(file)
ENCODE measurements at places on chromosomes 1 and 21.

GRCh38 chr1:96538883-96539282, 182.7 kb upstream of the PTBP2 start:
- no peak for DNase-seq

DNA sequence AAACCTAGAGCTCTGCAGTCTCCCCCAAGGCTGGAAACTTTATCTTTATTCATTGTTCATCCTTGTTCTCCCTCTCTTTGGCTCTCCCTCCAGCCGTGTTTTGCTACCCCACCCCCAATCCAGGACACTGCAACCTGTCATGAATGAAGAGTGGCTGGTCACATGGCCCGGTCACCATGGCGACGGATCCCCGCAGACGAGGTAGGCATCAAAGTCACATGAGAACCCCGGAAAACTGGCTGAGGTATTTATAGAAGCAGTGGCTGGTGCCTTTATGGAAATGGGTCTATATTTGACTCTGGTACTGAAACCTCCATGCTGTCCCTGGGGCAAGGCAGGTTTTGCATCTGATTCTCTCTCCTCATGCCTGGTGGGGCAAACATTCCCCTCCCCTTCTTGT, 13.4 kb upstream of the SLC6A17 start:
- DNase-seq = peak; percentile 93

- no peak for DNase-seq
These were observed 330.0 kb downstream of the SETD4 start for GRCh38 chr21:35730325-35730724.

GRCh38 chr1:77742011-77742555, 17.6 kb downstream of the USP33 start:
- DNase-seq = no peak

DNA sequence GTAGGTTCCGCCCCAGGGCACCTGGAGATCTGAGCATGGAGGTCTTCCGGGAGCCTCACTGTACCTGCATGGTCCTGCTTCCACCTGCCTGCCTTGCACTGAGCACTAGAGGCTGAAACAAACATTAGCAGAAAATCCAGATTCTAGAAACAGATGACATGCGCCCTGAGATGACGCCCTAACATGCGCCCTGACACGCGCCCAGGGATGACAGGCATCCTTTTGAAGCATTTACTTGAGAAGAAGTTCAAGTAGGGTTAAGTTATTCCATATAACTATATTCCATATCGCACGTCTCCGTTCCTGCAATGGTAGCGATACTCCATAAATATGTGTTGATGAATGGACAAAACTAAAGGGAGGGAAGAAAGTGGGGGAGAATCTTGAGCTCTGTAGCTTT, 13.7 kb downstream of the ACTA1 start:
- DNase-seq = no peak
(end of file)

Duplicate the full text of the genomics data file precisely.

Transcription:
ENCODE measurements at places on chromosomes 1 and 21.

GRCh38 chr1:96538883-96539282, 182.7 kb upstream of the PTBP2 start:
- no peak for DNase-seq

DNA sequence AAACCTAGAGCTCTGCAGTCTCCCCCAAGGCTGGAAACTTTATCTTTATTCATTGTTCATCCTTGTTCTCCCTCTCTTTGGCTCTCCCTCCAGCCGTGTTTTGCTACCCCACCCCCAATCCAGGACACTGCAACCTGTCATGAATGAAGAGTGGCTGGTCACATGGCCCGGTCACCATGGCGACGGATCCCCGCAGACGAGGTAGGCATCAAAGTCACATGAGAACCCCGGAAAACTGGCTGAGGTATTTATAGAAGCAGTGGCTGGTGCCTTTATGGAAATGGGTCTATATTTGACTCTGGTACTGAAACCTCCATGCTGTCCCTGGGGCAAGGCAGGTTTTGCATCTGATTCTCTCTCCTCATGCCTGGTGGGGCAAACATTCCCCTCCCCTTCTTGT, 13.4 kb upstream of the SLC6A17 start:
- DNase-seq = peak; percentile 93

- no peak for DNase-seq
These were observed 330.0 kb downstream of the SETD4 start for GRCh38 chr21:35730325-35730724.

GRCh38 chr1:77742011-77742555, 17.6 kb downstream of the USP33 start:
- DNase-seq = no peak

DNA sequence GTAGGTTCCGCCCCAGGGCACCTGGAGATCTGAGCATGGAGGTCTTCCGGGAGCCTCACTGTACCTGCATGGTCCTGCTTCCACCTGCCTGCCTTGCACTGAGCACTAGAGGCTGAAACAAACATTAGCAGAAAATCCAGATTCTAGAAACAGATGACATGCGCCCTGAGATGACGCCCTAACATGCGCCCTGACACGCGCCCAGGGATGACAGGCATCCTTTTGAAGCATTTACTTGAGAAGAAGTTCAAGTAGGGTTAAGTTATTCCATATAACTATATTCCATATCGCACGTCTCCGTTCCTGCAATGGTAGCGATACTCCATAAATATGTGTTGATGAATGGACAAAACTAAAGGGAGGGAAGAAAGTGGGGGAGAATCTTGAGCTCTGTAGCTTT, 13.7 kb downstream of the ACTA1 start:
- DNase-seq = no peak